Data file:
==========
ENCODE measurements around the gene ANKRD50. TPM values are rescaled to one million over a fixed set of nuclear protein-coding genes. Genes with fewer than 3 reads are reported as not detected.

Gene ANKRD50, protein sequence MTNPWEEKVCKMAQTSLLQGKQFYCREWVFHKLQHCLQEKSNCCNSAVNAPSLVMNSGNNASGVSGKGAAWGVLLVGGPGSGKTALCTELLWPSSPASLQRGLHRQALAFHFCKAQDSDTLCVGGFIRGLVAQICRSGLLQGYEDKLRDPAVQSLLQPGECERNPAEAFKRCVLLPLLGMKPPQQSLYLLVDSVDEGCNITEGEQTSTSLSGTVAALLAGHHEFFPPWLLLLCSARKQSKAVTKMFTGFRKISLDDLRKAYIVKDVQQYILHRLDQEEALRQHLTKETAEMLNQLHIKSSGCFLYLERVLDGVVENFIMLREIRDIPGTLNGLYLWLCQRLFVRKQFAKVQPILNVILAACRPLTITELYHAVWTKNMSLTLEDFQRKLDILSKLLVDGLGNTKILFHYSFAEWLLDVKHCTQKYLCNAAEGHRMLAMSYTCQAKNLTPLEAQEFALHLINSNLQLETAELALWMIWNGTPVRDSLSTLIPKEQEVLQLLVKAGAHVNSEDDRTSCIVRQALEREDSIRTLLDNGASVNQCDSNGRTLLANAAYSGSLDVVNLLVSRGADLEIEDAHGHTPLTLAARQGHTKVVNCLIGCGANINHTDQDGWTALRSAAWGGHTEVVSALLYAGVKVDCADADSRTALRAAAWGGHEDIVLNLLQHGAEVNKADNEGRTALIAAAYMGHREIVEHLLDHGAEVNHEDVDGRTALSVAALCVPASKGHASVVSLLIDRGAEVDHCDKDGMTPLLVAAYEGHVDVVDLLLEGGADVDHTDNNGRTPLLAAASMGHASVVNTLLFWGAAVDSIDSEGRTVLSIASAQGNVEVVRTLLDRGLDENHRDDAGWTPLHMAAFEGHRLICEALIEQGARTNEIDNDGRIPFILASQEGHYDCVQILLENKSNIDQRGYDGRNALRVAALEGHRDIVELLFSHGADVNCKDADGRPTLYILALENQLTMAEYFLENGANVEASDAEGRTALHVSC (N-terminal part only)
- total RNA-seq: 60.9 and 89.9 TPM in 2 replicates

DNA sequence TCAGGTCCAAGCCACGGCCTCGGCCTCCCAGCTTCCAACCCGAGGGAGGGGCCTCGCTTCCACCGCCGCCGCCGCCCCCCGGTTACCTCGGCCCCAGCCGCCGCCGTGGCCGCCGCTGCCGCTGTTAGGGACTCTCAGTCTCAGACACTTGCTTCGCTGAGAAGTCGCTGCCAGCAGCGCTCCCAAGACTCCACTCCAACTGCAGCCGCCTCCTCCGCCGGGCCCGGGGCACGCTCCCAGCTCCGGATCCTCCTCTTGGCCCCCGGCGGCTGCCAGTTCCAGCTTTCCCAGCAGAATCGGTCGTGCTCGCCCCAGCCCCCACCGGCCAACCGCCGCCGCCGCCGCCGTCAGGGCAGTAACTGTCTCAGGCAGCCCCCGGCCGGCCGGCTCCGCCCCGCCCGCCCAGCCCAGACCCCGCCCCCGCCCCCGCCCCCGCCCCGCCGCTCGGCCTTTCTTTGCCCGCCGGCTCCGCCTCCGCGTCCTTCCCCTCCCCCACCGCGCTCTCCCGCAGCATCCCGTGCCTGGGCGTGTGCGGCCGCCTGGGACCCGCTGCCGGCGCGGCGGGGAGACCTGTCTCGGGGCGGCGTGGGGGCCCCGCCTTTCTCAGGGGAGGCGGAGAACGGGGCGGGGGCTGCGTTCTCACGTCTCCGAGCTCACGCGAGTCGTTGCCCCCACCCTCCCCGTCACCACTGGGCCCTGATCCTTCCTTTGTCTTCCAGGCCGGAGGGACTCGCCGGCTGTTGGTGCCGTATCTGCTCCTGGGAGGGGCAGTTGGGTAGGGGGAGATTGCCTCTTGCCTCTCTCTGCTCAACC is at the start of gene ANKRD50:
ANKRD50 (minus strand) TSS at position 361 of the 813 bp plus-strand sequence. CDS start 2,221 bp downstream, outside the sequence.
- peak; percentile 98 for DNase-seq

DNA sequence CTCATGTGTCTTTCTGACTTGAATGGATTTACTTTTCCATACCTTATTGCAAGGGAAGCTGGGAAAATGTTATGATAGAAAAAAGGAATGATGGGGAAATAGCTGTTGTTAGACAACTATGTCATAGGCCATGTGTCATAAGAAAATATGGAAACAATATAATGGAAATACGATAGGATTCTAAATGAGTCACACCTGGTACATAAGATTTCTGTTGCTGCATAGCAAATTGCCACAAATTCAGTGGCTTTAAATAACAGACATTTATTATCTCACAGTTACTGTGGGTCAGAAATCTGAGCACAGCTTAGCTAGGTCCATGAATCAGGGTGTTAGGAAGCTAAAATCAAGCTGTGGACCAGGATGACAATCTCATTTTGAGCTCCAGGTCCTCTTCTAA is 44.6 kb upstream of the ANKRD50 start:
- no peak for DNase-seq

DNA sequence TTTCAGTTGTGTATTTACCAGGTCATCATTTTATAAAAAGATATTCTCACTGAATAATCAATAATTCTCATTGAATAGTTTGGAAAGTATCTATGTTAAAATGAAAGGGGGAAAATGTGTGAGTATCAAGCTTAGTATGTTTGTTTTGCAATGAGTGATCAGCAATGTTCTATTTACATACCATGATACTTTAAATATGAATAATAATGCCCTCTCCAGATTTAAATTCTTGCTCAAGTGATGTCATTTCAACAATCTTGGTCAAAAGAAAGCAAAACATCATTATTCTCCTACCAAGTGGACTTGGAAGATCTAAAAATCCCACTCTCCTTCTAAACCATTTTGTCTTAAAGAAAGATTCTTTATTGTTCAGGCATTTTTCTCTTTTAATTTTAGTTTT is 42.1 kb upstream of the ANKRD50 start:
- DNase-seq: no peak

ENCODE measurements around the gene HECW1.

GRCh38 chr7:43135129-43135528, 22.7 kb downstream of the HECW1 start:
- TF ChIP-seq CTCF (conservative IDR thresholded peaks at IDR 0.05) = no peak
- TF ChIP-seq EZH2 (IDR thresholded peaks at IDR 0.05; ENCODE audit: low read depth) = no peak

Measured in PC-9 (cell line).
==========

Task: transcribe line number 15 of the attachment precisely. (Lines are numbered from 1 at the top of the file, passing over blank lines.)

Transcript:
Measured in PC-9 (cell line).